Or, how to build a planter for $6. Or how to build a planter for under $40. It all depends on what materials you have on hand. I used scrap wood and only had to purchase brackets, so for me this was a $6 project. Even if you have to go purchase all new wood I estimate that you can still build this for around $40. But here’s the thing: If you can, this is a terrific project to build with old wood. Pallet wood, old fence panels, a couple random scraps from Restore or from a junk pile your neighbor is throwing out.
Here is what I used.
These things were so gnarly I didn’t even know what they looked like until I scrubbed them down with some soapy water.
But they made this:
So that’s kind of cool. Because it turns out planter boxes are not exactly cheap.
How to make a cheap planter box
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17 board feet of 1×6 lumber (I used four fence slats)
About half a sheet of 3/8 or 1/2″ plywood
1 inch wood screws (I love Spax screws because they are self drilling and don’t split the wood)
*For tools you’ll want a jigsaw, a miter saw, and a drill.
My planter box is 22″ high and 14 1/2″ across at the top. I started by drawing a template on a piece of paper. (Note the template says 13 inches across instead of 14 1/2. The extra inch and a half accounts for the wood that will be wrapped around the plywood template.)
I know, that’s pretty awful. But that’s about the gist of it. I was going to create a template for you to print, but it turns out I don’t really know how. The thing is though, all I did was guess at what looked good. Just make sure it is symmetrical and you’re good.
I traced the template onto scrap plywood. 3/8″ or 1/2″ plywood works great for this. Then I used the jigsaw to cut it out. Your lines don’t have to be perfect, just, you know, try to follow them. Once I had all four sides I bracketed them together with 3/4″ brackets. They were just under $2 for a pack of four at Lowes.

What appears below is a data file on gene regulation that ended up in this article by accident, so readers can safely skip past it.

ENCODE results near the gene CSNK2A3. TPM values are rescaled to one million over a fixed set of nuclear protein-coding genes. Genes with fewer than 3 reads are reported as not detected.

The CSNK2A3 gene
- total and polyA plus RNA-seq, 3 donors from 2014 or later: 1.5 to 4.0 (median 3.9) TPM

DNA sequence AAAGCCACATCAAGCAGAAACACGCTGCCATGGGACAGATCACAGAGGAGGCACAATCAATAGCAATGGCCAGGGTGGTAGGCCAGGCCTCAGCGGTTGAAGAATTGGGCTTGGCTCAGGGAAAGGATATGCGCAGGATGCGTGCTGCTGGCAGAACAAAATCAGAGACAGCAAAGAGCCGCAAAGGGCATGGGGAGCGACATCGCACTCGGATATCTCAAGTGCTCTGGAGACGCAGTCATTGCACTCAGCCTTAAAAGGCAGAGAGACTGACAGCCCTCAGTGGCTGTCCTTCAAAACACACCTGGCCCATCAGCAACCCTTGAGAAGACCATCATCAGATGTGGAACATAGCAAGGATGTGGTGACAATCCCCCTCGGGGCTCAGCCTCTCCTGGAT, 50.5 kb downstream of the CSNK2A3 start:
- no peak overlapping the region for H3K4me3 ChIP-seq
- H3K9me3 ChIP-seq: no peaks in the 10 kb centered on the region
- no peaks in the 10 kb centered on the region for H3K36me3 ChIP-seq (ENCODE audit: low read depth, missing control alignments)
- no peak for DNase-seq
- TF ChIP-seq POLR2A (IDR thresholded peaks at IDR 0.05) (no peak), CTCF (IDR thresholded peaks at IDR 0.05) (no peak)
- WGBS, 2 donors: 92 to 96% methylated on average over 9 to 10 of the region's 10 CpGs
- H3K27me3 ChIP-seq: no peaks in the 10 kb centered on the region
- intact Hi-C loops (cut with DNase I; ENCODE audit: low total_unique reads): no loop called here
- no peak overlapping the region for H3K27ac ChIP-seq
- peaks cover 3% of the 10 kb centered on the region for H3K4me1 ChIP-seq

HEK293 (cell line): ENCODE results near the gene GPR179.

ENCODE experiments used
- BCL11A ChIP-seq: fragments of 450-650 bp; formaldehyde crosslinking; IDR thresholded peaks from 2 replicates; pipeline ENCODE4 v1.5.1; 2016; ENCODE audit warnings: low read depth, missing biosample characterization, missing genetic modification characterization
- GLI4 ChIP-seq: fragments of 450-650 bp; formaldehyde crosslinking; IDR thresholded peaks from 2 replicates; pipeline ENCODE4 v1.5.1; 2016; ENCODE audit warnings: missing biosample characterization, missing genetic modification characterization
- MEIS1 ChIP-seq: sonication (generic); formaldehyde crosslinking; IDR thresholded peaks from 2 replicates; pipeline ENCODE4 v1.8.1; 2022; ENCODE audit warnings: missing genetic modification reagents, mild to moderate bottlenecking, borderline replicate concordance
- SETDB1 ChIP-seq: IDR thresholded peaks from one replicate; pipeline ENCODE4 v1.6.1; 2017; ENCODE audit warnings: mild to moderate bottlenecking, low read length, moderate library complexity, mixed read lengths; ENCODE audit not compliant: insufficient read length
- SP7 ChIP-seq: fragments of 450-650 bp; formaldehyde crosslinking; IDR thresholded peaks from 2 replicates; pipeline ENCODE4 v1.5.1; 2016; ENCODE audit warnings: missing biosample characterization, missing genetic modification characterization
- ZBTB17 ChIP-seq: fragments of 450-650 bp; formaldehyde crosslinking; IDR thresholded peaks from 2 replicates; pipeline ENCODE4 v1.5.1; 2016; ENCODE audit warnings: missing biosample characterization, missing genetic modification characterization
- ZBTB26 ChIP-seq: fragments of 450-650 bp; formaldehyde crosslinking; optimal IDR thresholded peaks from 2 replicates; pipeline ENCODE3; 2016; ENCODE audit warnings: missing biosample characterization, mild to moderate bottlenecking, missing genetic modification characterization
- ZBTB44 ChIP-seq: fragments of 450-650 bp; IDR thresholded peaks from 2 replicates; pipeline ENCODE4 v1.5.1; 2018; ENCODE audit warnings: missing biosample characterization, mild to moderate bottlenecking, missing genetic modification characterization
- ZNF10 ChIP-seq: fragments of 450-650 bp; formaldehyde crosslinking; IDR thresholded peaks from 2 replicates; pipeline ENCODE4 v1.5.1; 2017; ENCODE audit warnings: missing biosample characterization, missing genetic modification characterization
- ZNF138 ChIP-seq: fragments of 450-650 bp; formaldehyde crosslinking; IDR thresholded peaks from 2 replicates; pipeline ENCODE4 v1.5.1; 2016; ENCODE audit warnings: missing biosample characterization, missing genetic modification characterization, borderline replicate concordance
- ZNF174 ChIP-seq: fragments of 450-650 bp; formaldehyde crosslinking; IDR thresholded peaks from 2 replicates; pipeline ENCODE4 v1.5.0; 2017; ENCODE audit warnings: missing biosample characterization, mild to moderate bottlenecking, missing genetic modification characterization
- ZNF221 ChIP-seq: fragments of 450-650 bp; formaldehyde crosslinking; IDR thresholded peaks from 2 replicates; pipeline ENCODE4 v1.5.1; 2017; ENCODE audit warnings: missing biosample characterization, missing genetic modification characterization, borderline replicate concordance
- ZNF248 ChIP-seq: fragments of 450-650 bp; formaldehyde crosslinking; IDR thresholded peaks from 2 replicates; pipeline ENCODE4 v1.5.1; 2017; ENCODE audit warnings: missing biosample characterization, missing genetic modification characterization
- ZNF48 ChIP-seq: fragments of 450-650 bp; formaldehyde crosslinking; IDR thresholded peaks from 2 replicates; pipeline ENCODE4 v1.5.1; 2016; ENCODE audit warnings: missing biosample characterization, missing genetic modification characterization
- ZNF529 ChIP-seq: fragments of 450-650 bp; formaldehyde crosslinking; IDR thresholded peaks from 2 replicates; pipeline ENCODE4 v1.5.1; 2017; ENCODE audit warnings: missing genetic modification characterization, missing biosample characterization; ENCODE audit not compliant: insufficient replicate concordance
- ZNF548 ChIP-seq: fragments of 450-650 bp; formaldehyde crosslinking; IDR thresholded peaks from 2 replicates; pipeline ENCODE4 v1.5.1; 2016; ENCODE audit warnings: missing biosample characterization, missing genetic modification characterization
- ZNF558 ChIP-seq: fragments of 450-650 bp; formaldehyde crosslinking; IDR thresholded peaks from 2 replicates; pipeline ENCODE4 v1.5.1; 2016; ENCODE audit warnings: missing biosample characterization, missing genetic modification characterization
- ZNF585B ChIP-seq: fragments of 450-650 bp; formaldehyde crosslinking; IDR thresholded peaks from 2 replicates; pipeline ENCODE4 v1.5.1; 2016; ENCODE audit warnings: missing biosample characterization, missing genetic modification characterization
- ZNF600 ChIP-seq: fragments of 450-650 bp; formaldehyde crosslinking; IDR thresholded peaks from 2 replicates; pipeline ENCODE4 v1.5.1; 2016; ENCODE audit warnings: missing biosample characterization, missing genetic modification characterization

I went ahead and put some screws in after the entire thing was together just for extra stability.
Now for the fun part. Remember that ugly board? This is what they looked like once I scrubbed it all down. These things were in pretty rough shape, so I cleaned up more than I needed just in case some of it was too rough to use.
The key to fitting your wood over the plywood form is to mark, don’t measure. I held a piece up to the plywood, then scribed a line where it should be cut. The slope of my line ended up being a consistent 5 degrees all the way down, so I set my miter saw to that and it was simple from there. Glue each piece to the plywood and clamp it in place. I wrapped the entire top of the box like this first.
This gave me a line to follow down each side. I was able to see where my boards would end. To be honest, my original template was 24 inches high, but I realized that the final slat would have to be ripped to 2 inches, so I simply jigsawed off the last two inches. This made it so that four boards fit perfectly down each side. If you have to rip a board that would look fine, too.
I then worked down each side individually. I attached the boards with glue and then screwed them in from the back so that they would not show anywhere on the face of the planter. Two sides sit flush with the edges, and then the opposite two sides overlap the first set of boards. If you get a gap simply glue it up and clamp it tight. Like so:
I’m kicking myself because I forgot to photograph how I created a stand for the inside of the planter so my plant would not sit all the way at the bottom.
Here’s a lame post-build photo, before filling in the space around the plant and the box:
I simply screwed scrap pieces of wood into the side as nailers and set my platform on top. I put mine at the height of the plant base. That’s probably a lousy description. If you want to know more, please feel free to ask.
That’s all there is to it! I love the old character of this thing. I also love that it has some weight so it won’t be knocked over by the wind. One of the reasons I wanted to put a planter here was to hide the outlet that is right by the front door, and this totally does the trick. See it hiding back there?
Here’s a close up, and the reason I think it’s worth using reclaimed wood. This is character that you just cannot fake.
I completed this planter as part of a front porch makeover that I’m excited to share with you over the next day or two. So keep checking in! As always, please feel free to share any feedback or ask any questions.